Believe it or not, this Sunday begins the short period of Pre-Lent, which makes up the three Sundays immediately preceding Ash Wednesday and the beginning of our Lenten journey to Holy Week and Easter. As we'll see, the focus of these three weeks is God's grace. This focus gets us ready for Lent's change of perspective when we make a mindful examination of our own sinfulness and need of a Savior.
O LORD, we beseech Thee favorably to hear the prayers of Thy people: that we, who are justly punished for our offences, may be mercifully delivered by Thy goodness, for the glory of Thy Name; through Jesus Christ, Thy Son, our Saviour, who liveth and reigneth with Thee and the Holy Ghost, ever one God, world without end. Amen.
-- Common Service Book of the Lutheran Church
“For the kingdom of heaven is like a landowner who went out early in the morning to hire laborers for his vineyard. Now when he had agreed with the laborers for a denarius a day, he sent them into his vineyard. And he went out about the third hour and saw others standing idle in the marketplace, and said to them, ‘You also go into the vineyard, and whatever is right I will give you.’ So they went. Again he went out about the sixth and the ninth hour, and did likewise. And about the eleventh hour he went out and found others standing idle, and said to them, ‘Why have you been standing here idle all day?’ They said to him, ‘Because no one hired us.’ He said to them, ‘You also go into the vineyard, and whatever is right you will receive.’
“So when evening had come, the owner of the vineyard said to his steward, ‘Call the laborers and give them their wages, beginning with the last to the first.’ And when those came who were hired about the eleventh hour, they each received a denarius. But when the first came, they supposed that they would receive more; and they likewise received each a denarius. And when they had received it, they complained against the landowner, saying, ‘These last men have worked only one hour, and you made them equal to us who have borne the burden and the heat of the day.’ But he answered one of them and said, ‘Friend, I am doing you no wrong. Did you not agree with me for a denarius? Take what is yours and go your way. I wish to give to this last man the same as to you. Is it not lawful for me to do what I wish with my own things? Or is your eye evil because I am good?’ So the last will be first, and the first last. For many are called, but few chosen.”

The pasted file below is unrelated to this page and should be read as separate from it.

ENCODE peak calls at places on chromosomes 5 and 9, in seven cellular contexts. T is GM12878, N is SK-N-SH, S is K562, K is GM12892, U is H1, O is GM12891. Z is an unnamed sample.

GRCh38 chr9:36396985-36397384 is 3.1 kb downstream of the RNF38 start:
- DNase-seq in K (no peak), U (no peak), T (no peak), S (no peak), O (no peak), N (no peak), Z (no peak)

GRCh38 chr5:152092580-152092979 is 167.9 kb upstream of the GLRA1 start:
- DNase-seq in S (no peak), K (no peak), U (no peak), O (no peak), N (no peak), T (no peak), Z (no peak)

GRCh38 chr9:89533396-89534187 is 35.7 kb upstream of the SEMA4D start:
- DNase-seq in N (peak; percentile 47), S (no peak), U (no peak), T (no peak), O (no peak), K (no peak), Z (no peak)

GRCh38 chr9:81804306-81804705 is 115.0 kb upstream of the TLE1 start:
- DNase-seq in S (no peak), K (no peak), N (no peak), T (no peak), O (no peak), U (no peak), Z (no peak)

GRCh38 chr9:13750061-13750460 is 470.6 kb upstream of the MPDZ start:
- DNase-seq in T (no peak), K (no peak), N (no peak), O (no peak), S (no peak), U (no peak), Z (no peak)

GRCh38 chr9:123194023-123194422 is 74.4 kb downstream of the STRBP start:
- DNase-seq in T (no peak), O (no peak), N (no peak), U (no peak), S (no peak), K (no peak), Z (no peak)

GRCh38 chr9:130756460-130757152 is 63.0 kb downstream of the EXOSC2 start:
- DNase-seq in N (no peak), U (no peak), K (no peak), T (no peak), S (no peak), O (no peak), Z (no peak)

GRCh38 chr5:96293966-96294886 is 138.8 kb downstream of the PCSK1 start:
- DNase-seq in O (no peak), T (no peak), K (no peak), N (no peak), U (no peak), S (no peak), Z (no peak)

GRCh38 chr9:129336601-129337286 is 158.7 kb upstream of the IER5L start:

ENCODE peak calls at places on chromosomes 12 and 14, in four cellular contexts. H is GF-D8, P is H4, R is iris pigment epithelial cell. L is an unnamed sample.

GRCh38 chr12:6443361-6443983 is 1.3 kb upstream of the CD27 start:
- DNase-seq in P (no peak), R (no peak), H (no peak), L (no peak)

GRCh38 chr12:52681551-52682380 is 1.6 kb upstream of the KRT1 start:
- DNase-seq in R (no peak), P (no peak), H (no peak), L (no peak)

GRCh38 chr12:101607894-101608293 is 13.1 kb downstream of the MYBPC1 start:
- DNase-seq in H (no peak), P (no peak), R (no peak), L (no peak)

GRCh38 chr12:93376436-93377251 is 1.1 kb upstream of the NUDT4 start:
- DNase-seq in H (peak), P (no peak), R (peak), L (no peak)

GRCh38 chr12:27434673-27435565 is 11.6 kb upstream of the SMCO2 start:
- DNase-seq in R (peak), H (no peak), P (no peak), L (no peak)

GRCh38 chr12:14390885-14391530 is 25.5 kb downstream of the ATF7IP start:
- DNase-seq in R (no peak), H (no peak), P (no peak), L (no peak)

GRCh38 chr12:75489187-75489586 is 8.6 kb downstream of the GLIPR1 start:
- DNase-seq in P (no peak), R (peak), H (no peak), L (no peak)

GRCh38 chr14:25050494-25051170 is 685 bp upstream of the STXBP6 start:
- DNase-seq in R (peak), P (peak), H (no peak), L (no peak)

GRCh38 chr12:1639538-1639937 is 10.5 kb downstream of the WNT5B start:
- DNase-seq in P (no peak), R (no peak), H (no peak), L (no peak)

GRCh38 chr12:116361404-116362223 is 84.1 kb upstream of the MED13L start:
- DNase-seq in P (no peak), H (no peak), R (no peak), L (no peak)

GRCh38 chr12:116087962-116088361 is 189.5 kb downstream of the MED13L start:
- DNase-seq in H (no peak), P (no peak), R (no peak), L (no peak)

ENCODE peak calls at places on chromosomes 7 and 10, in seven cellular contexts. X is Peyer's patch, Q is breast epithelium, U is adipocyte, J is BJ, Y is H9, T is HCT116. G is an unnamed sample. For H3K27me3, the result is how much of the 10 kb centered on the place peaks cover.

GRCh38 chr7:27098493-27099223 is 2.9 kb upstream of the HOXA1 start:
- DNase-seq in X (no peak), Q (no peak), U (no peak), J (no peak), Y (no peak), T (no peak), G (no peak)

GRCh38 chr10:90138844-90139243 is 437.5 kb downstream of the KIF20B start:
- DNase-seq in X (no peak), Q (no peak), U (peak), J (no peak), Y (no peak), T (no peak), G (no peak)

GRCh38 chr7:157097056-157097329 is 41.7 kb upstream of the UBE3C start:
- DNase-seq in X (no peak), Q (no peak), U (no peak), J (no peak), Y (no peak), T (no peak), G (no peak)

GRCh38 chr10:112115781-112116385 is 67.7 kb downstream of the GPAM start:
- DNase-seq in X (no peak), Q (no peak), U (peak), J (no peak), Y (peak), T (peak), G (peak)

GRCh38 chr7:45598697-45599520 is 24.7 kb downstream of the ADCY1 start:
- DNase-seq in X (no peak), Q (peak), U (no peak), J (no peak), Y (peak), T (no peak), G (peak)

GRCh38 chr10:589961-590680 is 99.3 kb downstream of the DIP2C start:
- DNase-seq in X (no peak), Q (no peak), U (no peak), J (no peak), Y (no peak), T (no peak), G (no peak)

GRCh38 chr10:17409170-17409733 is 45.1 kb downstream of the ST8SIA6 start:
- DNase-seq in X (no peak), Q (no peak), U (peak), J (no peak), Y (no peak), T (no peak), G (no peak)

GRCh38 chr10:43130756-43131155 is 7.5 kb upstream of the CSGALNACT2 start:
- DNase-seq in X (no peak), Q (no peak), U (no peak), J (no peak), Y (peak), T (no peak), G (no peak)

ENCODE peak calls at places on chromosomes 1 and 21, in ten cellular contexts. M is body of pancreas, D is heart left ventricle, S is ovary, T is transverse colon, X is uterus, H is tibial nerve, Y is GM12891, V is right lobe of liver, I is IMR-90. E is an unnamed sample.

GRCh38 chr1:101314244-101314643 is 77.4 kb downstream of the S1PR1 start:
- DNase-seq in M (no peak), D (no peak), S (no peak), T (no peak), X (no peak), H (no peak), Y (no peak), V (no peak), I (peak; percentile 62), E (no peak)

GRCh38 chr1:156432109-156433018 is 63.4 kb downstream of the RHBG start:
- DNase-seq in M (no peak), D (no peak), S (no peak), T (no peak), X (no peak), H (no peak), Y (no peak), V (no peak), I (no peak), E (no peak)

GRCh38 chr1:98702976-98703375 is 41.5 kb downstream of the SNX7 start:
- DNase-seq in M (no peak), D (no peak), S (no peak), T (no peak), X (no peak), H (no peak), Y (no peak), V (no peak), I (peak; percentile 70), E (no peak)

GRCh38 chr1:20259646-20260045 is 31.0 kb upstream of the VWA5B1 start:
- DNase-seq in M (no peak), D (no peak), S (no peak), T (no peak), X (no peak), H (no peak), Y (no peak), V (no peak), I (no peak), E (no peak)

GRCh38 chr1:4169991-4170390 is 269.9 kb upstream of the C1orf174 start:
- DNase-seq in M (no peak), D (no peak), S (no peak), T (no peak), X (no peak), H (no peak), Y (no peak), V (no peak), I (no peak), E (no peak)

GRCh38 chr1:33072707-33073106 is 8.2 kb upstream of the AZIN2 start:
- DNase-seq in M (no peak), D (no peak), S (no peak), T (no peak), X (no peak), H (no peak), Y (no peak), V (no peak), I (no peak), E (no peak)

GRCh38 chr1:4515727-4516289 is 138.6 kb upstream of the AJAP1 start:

-Matthew 20:1–16 (NKJV)
God's grace is undeserved. This is the clear teaching of Jesus's parable of the laborers. Our Lord does not deal with us according to what we earn or deserve. Instead, he chooses to lavish undeserved grace, mercy, and love on us solely for the sake of Christ Jesus. This should cause us to rejoice, and when we reflect on God's mercy toward us it often does. Unfortunately, when we think about the blessings and forgiveness God shows others, our reaction is not always one of gratitude and praise. Many times we react like the ungrateful laborers, insisting that God is not fair and suggesting that we somehow did not get what we deserve.
Thankfully it is true that God is not fair in his dealings with us and does not give us what we deserve. If he did, we would receive only wrath and condemnation as the just payment for our sin. Instead, like the laborers who worked for only an hour, we receive the fullness of God's reward. This is no credit to us. This is not the wages due us. We receive it all with empty hands, grateful for the life, death, and resurrection of Jesus who has earned all this and more for all who call upon his name in humble faith.
Thanks be to God!
Photo by Denys Nevozhai on Unsplash